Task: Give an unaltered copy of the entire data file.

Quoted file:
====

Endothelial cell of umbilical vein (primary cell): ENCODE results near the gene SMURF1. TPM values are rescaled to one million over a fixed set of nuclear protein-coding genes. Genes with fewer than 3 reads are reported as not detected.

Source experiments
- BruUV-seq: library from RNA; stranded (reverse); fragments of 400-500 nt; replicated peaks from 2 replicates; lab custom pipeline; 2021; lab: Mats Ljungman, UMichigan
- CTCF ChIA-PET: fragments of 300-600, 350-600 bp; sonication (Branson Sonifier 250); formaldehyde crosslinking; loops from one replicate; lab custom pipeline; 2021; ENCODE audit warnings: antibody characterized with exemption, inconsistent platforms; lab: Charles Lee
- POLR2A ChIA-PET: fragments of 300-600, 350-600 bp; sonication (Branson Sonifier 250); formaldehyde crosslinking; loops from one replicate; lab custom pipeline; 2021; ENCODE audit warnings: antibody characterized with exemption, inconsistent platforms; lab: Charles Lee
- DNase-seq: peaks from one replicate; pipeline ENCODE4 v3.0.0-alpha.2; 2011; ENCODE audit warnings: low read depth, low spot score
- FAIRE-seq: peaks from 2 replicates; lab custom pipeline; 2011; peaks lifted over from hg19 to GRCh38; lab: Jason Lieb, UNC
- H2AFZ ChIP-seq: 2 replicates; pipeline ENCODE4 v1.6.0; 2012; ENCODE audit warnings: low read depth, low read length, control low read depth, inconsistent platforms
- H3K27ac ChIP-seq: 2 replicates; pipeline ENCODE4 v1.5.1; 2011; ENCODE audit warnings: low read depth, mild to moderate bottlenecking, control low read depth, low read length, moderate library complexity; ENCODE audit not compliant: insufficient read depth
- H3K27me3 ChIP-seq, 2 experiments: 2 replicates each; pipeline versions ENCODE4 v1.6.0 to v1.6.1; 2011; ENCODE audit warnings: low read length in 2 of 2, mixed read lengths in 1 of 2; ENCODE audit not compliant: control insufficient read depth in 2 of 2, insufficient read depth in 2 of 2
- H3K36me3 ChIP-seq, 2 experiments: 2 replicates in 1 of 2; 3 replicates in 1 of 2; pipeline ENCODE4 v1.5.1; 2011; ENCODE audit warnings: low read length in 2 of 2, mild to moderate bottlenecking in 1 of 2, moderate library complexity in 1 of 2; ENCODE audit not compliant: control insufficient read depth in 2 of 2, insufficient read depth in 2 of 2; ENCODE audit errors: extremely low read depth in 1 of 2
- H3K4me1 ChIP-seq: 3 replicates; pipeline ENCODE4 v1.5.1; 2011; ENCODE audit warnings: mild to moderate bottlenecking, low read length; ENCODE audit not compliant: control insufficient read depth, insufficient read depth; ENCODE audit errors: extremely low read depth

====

Endothelial cell of umbilical vein (primary cell): ENCODE results near the gene SMURF1. TPM values are rescaled to one million over a fixed set of nuclear protein-coding genes. Genes with fewer than 3 reads are reported as not detected.

Source experiments
- BruUV-seq: library from RNA; stranded (reverse); fragments of 400-500 nt; replicated peaks from 2 replicates; lab custom pipeline; 2021; lab: Mats Ljungman, UMichigan
- CTCF ChIA-PET: fragments of 300-600, 350-600 bp; sonication (Branson Sonifier 250); formaldehyde crosslinking; loops from one replicate; lab custom pipeline; 2021; ENCODE audit warnings: antibody characterized with exemption, inconsistent platforms; lab: Charles Lee
- POLR2A ChIA-PET: fragments of 300-600, 350-600 bp; sonication (Branson Sonifier 250); formaldehyde crosslinking; loops from one replicate; lab custom pipeline; 2021; ENCODE audit warnings: antibody characterized with exemption, inconsistent platforms; lab: Charles Lee
- DNase-seq: peaks from one replicate; pipeline ENCODE4 v3.0.0-alpha.2; 2011; ENCODE audit warnings: low read depth, low spot score
- FAIRE-seq: peaks from 2 replicates; lab custom pipeline; 2011; peaks lifted over from hg19 to GRCh38; lab: Jason Lieb, UNC
- H2AFZ ChIP-seq: 2 replicates; pipeline ENCODE4 v1.6.0; 2012; ENCODE audit warnings: low read depth, low read length, control low read depth, inconsistent platforms
- H3K27ac ChIP-seq: 2 replicates; pipeline ENCODE4 v1.5.1; 2011; ENCODE audit warnings: low read depth, mild to moderate bottlenecking, control low read depth, low read length, moderate library complexity; ENCODE audit not compliant: insufficient read depth
- H3K27me3 ChIP-seq, 2 experiments: 2 replicates each; pipeline versions ENCODE4 v1.6.0 to v1.6.1; 2011; ENCODE audit warnings: low read length in 2 of 2, mixed read lengths in 1 of 2; ENCODE audit not compliant: control insufficient read depth in 2 of 2, insufficient read depth in 2 of 2
- H3K36me3 ChIP-seq, 2 experiments: 2 replicates in 1 of 2; 3 replicates in 1 of 2; pipeline ENCODE4 v1.5.1; 2011; ENCODE audit warnings: low read length in 2 of 2, mild to moderate bottlenecking in 1 of 2, moderate library complexity in 1 of 2; ENCODE audit not compliant: control insufficient read depth in 2 of 2, insufficient read depth in 2 of 2; ENCODE audit errors: extremely low read depth in 1 of 2
- H3K4me1 ChIP-seq: 3 replicates; pipeline ENCODE4 v1.5.1; 2011; ENCODE audit warnings: mild to moderate bottlenecking, low read length; ENCODE audit not compliant: control insufficient read depth, insufficient read depth; ENCODE audit errors: extremely low read depth